An example of one of the pictures is of the cost per 1kg of rollups compared to the cost of 1kg of apples. This program aims to hit parents in the pocket. The Mister Germ program is flexible in that any local nutrition program can be incorporated. The idea is to utilise existing resources.
Another component of the program is food safety. On the North Coast of NSW we offer an existing local food safety program in conjunction with the Mister Germ program. The program we use is called ‘Junga-Marlannggu Yurall’ meaning ‘Proper Handling of Food’ in the Gumbaynggirr Nation language. This program was developed by the Regional Health Service Program to provide information to assist preschools to comply with the new Food Handling Legislation Standard 3.3.1 Under The Vulnerable Persons Act.
This legislation is not enacted in New South Wales yet, however it is in other states and territories.
It is still common practice in schools that kids blow out candles on birthday cakes so this part of the program provides information on this activity with focus on preventing the spread of disease.
Parents are still preparing food for the preschool children, meaning therefore it is unknown what ingredients are being used, and how and if any food safety precautions have been taken in the home environment.
In 2007 eight preschools across the North Coast trialled the Mister Germ program consisting of 360 children. Four of these preschools were Aboriginal.
All eight preschools recorded the daily number of sick children over two school terms, however only four schools were introduced to the Mister Germ program and the results were compared, unfortunately given the small number of children, the length of the program and period of the year the program was delivered there wasn’t much difference in the illness rate between the preschools. However the statistics showed there was a higher incidence of illness among the Aboriginal preschool children compared to the non-Aboriginal preschools. On one particular day 49% of children from one Aboriginal preschool were sick with running noses, gastro symptoms.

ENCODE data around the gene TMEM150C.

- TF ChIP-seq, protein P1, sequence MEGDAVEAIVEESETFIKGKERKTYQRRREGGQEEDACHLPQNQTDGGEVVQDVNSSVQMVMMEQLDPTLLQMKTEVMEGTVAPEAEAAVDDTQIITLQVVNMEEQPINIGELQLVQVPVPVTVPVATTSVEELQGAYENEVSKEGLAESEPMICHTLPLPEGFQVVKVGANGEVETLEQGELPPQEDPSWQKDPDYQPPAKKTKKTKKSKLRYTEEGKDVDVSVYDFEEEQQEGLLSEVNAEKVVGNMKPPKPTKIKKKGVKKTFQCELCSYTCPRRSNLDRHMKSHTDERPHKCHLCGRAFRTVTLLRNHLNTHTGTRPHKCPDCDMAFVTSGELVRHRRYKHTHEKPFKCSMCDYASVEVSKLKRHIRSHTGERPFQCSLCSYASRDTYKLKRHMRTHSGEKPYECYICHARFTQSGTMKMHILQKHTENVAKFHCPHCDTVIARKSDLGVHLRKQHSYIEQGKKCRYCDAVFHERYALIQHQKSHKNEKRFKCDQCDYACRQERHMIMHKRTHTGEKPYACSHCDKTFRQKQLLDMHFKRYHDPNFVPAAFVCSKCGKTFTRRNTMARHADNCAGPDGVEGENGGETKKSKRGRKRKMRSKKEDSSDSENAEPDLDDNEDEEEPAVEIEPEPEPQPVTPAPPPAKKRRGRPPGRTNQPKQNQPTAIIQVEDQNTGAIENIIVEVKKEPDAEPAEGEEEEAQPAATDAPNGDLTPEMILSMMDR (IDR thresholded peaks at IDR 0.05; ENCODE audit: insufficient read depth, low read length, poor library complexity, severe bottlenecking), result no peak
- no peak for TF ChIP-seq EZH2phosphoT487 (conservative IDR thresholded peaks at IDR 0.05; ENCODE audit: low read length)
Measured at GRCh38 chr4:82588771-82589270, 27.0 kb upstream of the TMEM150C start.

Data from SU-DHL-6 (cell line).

The evaluation feedback suggested there was a large increase in the frequency of handwashing among children and staff.
Schools are reviewing their policies around handwashing.
This program allows for EH practitioners to provide information on other EH matters e.g. lead, drinking water, copper logs, EH matters of interest to preschools.
There are potential research opportunities around this program to measure the impact of handwashing on reducing the spread of disease in preschool, however none are proposed at this stage. The PHU are happy in what the program has achieved so far. Current evaluations of the program is based on feedback received from the teachers, that has shown that staff and children have both increased their frequency of handwashing.
Just remember handwashing!
For more informationRobert Barnett
Environmental Health Officer
North Coast Area Health Service - NSW Health
PO Box 126, Port Macquarie, NSW 2444
Ph: 02 6588 2750 Email: Robert.Barnett@ncahs.health.nsw.gov.au